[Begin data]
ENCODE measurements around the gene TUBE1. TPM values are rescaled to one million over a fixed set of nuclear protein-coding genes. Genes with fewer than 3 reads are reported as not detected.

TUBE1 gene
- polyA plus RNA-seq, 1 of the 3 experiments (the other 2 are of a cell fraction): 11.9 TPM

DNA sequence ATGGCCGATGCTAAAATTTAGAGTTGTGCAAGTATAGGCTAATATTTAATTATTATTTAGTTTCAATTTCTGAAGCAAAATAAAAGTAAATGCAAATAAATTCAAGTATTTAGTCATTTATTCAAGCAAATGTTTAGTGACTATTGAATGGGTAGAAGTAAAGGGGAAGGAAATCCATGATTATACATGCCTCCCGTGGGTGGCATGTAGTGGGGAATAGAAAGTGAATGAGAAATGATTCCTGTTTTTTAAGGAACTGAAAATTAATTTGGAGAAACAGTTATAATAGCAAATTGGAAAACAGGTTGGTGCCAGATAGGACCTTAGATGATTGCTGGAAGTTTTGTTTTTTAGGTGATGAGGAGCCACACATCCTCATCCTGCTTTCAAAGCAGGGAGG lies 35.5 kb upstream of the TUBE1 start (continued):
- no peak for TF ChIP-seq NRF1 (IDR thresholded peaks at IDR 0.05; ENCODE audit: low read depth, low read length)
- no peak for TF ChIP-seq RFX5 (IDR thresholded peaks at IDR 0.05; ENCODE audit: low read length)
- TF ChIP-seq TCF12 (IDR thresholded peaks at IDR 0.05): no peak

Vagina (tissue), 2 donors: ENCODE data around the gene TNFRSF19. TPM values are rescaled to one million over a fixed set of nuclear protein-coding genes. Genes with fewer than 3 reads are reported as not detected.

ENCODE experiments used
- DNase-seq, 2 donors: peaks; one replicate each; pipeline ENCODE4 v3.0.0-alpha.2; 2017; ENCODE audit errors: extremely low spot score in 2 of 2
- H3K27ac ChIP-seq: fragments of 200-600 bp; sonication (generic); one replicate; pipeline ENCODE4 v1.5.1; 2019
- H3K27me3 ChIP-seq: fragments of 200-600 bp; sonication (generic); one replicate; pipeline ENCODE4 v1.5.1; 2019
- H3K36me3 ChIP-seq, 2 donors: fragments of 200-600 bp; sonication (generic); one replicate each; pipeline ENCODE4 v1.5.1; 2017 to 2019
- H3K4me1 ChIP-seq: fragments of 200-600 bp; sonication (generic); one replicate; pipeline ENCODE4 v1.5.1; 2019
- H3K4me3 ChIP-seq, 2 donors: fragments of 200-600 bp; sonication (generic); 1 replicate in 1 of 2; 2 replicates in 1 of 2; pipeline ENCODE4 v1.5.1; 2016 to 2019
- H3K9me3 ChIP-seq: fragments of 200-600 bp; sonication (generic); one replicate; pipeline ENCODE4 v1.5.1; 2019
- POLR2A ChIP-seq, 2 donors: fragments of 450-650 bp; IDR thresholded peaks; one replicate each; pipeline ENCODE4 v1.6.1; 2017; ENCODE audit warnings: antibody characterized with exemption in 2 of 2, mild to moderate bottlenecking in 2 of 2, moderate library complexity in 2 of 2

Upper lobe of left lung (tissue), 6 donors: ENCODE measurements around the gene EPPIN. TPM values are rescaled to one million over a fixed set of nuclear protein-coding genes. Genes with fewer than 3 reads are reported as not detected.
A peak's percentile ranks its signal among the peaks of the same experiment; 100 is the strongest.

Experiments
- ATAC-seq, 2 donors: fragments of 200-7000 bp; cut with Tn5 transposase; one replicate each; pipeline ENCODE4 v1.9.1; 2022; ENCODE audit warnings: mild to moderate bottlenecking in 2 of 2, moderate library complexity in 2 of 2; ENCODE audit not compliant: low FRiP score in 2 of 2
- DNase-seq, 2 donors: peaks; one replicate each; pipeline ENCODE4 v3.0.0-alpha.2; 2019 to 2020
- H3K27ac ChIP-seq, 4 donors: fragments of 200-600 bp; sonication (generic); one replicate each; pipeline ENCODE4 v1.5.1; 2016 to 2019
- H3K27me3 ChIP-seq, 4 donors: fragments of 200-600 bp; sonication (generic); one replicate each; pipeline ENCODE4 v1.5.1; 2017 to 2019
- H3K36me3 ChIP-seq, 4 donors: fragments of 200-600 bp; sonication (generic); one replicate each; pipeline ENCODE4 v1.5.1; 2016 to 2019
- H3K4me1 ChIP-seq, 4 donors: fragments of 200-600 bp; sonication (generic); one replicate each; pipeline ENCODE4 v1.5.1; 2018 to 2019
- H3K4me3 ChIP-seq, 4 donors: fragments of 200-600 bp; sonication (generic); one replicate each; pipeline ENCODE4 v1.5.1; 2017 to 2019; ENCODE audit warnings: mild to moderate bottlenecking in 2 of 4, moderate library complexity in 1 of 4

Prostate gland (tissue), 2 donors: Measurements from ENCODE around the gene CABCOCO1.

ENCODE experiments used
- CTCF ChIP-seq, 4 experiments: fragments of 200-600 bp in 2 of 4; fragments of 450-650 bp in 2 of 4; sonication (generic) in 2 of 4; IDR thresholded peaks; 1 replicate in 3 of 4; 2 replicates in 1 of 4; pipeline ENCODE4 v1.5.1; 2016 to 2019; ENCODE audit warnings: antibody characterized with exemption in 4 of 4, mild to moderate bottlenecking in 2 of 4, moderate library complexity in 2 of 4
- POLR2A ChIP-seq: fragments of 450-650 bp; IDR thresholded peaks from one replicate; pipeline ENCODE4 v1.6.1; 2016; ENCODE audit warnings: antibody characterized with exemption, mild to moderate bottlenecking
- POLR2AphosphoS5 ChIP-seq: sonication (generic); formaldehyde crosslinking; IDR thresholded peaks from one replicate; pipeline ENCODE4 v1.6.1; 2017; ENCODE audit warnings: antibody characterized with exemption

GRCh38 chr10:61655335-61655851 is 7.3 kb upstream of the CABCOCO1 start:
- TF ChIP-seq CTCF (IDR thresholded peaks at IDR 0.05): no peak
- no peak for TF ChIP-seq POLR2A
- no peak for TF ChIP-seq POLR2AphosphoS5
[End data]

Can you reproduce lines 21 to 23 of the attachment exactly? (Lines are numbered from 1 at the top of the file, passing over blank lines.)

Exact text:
- ATAC-seq, 2 donors: fragments of 200-7000 bp; cut with Tn5 transposase; one replicate each; pipeline ENCODE4 v1.9.1; 2022; ENCODE audit warnings: mild to moderate bottlenecking in 2 of 2, moderate library complexity in 2 of 2; ENCODE audit not compliant: low FRiP score in 2 of 2
- DNase-seq, 2 donors: peaks; one replicate each; pipeline ENCODE4 v3.0.0-alpha.2; 2019 to 2020
- H3K27ac ChIP-seq, 4 donors: fragments of 200-600 bp; sonication (generic); one replicate each; pipeline ENCODE4 v1.5.1; 2016 to 2019